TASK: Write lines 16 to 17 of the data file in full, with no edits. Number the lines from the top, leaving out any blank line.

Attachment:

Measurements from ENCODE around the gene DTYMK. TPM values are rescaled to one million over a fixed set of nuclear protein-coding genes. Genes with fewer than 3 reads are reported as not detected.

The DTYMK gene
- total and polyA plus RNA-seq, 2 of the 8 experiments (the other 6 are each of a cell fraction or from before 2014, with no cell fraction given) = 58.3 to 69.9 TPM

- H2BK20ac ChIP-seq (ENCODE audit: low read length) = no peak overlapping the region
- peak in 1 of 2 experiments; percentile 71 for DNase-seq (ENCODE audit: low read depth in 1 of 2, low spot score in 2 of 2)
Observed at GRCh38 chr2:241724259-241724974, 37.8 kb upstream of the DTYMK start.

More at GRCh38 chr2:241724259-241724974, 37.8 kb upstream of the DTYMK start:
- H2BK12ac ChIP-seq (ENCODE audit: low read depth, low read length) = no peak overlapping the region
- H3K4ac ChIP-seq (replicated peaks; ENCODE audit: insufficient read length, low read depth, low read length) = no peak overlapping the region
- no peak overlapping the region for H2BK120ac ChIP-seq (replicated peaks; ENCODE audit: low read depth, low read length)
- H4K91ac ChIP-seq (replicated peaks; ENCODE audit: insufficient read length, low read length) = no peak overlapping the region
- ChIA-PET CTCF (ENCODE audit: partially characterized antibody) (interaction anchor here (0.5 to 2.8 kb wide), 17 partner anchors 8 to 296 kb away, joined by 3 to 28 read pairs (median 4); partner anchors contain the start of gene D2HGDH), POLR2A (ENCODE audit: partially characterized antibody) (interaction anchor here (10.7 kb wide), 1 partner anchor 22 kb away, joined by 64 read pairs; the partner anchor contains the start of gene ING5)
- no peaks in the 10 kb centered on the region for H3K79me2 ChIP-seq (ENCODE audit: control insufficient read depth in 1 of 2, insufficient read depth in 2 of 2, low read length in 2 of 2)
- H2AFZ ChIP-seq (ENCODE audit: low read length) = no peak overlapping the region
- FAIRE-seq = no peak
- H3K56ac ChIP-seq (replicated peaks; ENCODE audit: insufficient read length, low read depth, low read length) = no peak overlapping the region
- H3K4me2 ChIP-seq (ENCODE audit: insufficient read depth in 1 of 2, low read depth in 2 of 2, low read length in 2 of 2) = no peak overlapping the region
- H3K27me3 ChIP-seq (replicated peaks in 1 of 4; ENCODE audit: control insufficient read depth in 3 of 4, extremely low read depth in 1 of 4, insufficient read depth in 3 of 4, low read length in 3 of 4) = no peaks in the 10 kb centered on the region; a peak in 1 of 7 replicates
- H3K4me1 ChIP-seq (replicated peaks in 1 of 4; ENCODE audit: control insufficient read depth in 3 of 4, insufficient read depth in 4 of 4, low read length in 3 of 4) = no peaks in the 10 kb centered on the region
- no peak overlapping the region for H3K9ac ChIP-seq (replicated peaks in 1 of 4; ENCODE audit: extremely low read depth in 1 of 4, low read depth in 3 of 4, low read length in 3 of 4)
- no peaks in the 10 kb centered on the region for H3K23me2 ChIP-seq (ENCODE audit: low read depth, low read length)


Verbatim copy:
- H3K56ac ChIP-seq (replicated peaks; ENCODE audit: insufficient read length, low read depth, low read length) = no peak overlapping the region
- H3K4me2 ChIP-seq (ENCODE audit: insufficient read depth in 1 of 2, low read depth in 2 of 2, low read length in 2 of 2) = no peak overlapping the region